French Lifestyle  A Short History of the French Macaron: From Humble Religious Cake to Ladurée (Part 3)
08/07/201900:00 Paris Unlocked

 


Post-script: Sampling the “Veritable” St-Emilion Macaron
 


Tasting the “veritable” St-Emilion macaron: Snacking on them outside the shop or on the street is certainly acceptable.

 

I'll now return to the beginning of my story and experience tasting the St-Emilion macaron, which is what prompted me to learn more about this small chapter in France's food history in the first place.

When we set out to explore St-Emilion on foot, my partner and I pretty much beelined to the Fabrique de Macarons shop that Catherine recommended to us earlier. Despite its popularity and renown, the shop is nestled on a rather quiet street away from the main tourist attractions and visitor center.


 


 

Of course, we were eager to taste Nadia Fermigier's house recipe, so we procured a box of 24 to taste over the coming days, whether with breakfast, afternoon tea or as a convenient snack while sightseeing.
 


 

The shop's windows displayed a variety of macarons in addition to the traditional plain recipe, including a giant iteration of the original and a chocolate-filled version in small and large formats. 
 


It seemed clear that the chocolate version is meant to replicate some of the features of the so-called “Parisian” macaron: two plain shell bases pressed together, then filled with chocolate ganache. Since we're both chocolate fans, it was hard to resist, so we bought one of the large ones to taste right away outside the shop.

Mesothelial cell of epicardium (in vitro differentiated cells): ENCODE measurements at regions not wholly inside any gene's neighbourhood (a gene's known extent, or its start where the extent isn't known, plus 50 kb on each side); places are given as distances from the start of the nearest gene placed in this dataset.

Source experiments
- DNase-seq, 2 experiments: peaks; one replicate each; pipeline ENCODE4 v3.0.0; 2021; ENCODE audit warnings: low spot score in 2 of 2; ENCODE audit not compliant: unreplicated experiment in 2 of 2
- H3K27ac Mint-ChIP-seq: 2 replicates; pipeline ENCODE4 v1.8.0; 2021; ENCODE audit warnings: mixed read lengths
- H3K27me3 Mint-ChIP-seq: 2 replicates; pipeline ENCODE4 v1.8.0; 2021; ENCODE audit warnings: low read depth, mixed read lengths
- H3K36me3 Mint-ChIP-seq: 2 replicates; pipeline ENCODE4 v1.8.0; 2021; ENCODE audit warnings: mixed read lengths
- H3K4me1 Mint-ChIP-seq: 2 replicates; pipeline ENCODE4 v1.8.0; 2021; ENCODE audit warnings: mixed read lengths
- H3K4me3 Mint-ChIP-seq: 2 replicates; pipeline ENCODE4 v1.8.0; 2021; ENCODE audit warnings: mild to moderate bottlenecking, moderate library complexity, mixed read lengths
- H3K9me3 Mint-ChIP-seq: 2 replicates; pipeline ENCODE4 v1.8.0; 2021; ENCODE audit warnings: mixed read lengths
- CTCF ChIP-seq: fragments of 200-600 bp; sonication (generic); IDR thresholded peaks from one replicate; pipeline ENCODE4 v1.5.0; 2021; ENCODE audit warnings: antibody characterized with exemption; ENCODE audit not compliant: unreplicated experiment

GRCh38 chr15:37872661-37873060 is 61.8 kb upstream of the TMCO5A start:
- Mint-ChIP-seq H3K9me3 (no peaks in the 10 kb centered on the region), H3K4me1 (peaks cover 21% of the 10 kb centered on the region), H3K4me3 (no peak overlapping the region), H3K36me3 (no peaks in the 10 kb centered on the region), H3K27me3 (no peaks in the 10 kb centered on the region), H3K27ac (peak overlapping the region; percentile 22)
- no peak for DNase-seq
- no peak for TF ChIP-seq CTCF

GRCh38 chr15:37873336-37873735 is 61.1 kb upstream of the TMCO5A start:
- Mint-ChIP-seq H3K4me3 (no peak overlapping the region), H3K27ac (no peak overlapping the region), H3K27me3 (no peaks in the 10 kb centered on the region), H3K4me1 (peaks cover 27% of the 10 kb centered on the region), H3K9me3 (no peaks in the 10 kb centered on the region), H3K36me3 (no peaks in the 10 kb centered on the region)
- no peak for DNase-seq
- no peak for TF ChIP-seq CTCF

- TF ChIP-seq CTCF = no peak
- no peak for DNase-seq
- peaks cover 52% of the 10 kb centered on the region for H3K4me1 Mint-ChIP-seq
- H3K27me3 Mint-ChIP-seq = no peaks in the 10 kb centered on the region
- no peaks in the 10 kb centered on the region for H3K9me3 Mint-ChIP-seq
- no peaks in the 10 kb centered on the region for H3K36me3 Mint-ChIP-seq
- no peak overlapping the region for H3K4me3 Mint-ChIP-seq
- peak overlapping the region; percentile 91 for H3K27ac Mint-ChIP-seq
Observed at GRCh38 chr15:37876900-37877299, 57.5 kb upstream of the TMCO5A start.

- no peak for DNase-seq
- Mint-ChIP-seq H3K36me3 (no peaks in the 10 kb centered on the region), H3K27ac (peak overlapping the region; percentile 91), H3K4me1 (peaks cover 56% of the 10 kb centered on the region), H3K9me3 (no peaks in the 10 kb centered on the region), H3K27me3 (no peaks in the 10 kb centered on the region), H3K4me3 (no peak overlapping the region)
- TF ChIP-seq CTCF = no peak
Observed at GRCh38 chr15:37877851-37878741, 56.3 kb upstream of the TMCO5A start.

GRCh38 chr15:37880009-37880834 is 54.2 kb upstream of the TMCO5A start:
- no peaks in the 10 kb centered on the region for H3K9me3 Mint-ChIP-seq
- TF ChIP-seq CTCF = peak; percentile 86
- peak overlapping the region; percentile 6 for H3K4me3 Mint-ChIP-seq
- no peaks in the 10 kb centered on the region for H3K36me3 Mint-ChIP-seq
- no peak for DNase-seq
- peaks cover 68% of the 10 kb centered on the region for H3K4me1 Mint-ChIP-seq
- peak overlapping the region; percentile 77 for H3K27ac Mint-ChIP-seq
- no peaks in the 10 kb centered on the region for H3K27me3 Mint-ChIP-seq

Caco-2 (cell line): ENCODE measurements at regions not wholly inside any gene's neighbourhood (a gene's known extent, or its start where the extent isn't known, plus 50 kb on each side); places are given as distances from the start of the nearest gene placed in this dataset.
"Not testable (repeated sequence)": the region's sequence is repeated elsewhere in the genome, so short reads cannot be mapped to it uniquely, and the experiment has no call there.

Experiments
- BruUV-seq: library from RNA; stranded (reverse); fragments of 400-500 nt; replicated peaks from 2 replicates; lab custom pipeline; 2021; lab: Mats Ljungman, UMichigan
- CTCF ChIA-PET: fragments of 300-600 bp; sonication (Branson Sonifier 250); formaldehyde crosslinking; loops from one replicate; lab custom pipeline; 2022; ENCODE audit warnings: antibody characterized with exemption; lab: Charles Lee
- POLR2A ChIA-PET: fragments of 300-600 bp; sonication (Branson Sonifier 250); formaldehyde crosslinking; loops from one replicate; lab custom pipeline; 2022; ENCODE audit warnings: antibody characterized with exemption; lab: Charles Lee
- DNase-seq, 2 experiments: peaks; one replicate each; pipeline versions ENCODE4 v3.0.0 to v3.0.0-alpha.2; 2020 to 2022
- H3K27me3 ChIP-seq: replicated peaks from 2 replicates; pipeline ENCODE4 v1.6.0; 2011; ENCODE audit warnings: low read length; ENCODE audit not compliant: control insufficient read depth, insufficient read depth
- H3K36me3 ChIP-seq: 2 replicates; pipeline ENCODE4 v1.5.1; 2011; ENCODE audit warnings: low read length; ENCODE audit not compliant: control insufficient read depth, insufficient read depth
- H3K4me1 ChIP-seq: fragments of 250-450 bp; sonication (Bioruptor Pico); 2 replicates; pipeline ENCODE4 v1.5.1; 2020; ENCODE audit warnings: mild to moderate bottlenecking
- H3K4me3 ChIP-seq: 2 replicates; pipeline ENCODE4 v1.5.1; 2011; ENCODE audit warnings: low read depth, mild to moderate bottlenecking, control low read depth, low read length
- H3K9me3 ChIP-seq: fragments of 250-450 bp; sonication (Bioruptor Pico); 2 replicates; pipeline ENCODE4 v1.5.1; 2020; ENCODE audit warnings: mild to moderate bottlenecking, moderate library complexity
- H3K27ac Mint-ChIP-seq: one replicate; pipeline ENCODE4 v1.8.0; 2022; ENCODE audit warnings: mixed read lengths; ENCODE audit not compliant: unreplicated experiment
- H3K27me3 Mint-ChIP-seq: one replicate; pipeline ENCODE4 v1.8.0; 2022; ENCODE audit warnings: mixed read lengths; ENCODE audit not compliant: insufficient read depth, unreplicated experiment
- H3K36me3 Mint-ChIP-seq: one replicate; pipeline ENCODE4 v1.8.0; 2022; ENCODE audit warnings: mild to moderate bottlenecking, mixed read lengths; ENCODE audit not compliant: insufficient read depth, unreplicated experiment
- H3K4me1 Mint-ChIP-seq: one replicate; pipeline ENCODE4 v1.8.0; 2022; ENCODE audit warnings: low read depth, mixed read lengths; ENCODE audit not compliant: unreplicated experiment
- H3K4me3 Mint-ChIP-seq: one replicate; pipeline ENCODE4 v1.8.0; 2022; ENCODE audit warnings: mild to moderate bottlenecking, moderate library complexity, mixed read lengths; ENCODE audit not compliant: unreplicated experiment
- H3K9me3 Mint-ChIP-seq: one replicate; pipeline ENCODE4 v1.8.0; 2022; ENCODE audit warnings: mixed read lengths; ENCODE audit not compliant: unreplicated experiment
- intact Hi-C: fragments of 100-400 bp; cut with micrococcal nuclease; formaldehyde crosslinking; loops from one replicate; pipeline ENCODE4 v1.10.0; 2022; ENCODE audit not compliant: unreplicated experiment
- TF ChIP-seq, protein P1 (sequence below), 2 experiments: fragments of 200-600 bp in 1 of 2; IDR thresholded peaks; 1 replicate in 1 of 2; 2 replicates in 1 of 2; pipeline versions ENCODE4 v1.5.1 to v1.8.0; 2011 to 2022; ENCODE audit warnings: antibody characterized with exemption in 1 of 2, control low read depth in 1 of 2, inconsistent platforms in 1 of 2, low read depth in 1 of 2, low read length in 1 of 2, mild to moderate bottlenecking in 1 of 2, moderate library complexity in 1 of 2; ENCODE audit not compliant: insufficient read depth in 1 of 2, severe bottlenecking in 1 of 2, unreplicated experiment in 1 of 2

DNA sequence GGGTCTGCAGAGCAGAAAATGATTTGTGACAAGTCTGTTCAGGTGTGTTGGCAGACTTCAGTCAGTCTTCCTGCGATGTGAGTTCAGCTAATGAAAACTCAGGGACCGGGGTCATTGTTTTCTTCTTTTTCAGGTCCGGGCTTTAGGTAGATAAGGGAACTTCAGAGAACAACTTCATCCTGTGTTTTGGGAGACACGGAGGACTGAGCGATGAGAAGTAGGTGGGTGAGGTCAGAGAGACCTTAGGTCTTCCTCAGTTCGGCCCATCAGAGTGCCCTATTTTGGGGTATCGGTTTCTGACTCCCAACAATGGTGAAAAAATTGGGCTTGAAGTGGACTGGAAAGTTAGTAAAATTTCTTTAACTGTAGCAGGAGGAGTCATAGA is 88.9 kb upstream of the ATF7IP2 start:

My verdict?
 

 
All in all, I found the St-Emilion macaron from Nadia Fermigier to be delicious-- but I ultimately ended up preferring the traditional, plain recipe, especially when enjoyed with a cup of coffee.  It was crisp and firm on the outside, yet chewy and moist on the inside, with a pleasingly nutty almond flavor. Yet it wasn't too sweet, which is something I appreciated.

Meanwhile, I found the chocolate macaron to be a bit too dry, maybe because there was a bit too much biscuit and too little of the chocolate filling piped inside. Overall, I found the shop's more original specialties more satisfying and delicious.

Still, it's hard to blame traditional bakers for wanting to attract tourists with their own version of the Parisian macaron-- the one that has sadly seemed to eclipse all the others out there. My hope is that they’ll go on proudly baking from their centuries-old macaron recipes, preserving diversity along the way. It's even kind of fun to observe the quibbling over whose is the true original.

 


How to Visit the Fabrique de Macarons in St-Emilion

The Fabrique de Macarons is situated at 9 rue Gaudet, 33330 Saint-Emilion. SNCF regional trains from nearby Bordeaux serve St-Emilion several times a day. 
Tel: + 33 (0)5 57 24 72 33

 



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Courtney Traub founded Paris Unlocked in 2017 as a travel guide for the culturally curious, and as a forum for crafting unusual, sometimes-personal stories and histories about the capital. Originally from Los Angeles, Courtney is addicted to walking around the city with no particular aim and is happiest when writing about-- and tasting--good food and wine. She's also a film devotee and a scholar of contemporary literature.

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